Sign wars demean election
Political campaigns are not generally known for gracious and well-mannered behavior and dirty tricks are endemic in many contests.
Sometimes that leads to classic political theater, as when famous campaign consultant and prankster Dick Tuck hired a very-visibly pregnant, African-American woman to show up at a Richard Nixon rally in a white neighborhood holding a campaign sign with the candidate’s own slogan on it, proclaiming, “Nixon’s the one.”
But Tuck would probably dismiss as petty and juvenile the unfortunately common practice of stealing campaign signs from supporters’ front yards, as appears to have become endemic in the Sonoma Valley during the six-person race for 1st District Supervisor.
A campaign with that many candidates breeds a lot of signs along with, apparently, the irresistible temptation to steal them. Among those whose signs have reportedly been stolen are Gina Cuclis, Joanne Sanders, Mark Bramfitt, John Sawyer and Susan Gorin. That leaves only Michael McClure, whose signs – if they exist – are not easy to find.
Cuclis campaign members have accused Sanders’ campaign members of stealing signs, and Cuclis’ husband, Roy Tennant, complained to police that his wife’s signs were spotted inside a van owned by Sanders’ campaign manager Jenny Irving.
Irving countered that the signs in her van were Cuclis signs she pulled out of her front yard when someone planted them there after stealing her Sanders signs.
Police have been called to investigate at least two such incidents, but no official reports have been written and no charges have been filed because no concrete evidence has been presented or discovered on which to base an investigation. Sonoma Police Chief Bret Sackett wisely observed that his officers have better things to do than pursue sign thieves without concrete evidence.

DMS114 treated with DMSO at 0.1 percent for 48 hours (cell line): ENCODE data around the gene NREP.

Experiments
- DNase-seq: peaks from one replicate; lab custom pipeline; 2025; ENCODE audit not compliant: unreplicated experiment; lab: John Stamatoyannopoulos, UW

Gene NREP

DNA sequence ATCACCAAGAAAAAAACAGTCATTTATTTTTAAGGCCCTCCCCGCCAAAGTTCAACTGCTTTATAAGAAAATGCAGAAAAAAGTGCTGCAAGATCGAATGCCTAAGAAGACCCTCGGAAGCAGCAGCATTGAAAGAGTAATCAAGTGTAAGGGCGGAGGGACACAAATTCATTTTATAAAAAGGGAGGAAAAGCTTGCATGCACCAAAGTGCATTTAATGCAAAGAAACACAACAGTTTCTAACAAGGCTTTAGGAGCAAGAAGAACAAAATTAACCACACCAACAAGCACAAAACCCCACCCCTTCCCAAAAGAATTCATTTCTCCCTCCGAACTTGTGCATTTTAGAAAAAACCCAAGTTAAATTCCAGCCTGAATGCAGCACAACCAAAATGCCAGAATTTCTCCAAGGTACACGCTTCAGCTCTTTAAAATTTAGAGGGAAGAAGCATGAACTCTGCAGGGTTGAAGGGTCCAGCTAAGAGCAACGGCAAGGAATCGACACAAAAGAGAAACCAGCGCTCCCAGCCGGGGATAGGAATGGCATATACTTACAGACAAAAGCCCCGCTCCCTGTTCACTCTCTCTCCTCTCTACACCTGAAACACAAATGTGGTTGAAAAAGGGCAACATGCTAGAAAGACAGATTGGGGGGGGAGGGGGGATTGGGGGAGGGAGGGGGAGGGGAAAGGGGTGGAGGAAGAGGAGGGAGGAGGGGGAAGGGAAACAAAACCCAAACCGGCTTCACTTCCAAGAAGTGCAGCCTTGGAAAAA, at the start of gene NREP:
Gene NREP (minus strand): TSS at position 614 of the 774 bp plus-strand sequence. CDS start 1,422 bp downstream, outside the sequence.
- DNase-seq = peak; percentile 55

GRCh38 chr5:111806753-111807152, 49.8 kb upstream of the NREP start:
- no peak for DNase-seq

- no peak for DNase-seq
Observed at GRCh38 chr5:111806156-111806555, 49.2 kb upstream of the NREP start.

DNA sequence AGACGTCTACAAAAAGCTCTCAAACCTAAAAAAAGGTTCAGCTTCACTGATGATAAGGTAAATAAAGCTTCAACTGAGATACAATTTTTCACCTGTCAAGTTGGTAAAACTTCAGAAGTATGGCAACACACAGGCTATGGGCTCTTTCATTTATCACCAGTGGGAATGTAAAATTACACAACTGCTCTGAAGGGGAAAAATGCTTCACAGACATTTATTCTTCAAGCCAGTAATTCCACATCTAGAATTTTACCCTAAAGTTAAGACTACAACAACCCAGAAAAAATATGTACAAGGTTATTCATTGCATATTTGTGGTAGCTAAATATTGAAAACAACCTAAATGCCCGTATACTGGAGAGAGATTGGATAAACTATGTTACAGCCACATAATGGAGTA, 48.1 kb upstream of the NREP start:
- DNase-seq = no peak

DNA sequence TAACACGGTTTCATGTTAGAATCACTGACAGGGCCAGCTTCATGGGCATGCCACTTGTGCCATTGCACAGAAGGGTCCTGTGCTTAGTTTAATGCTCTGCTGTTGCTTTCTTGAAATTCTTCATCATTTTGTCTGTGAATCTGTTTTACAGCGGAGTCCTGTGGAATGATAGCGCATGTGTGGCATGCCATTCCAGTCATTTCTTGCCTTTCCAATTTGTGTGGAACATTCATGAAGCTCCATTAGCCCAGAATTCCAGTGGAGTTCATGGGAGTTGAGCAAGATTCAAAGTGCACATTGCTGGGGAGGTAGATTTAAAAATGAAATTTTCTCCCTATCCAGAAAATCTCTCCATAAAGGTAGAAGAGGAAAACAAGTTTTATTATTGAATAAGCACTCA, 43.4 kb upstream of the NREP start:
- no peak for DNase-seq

Then on May 21, Tennant appeared at a City Council meeting to complain during public comments that Sanders was violating the Sonoma Municipal Code with oversized signs. Sanders later responded that she hadn’t been aware of the violation – signs cannot exceed eight-square-feet – when the signs were put up, but had the offending signs removed when so informed, save two in the yard of a supporter who refused to take them down.
At the same City Council meeting, Sonoma resident Bob Mosher rose to report that a Cuclis sign had also been stolen from his yard. “I am sad such a thing as this has struck our community,” Mosher lamented. “I think we’re really better than that. I hope we don’t see any of this again, ever.”
We heartily agree. And while we’re skeptical that any of the candidates have sanctioned sign stealing or vandalism, clearly some of their supporters haven’t gotten the message.
We hope that, in the waning days of this election campaign, the focus can turn to content, character and qualifications. Let’s please leave the signs alone.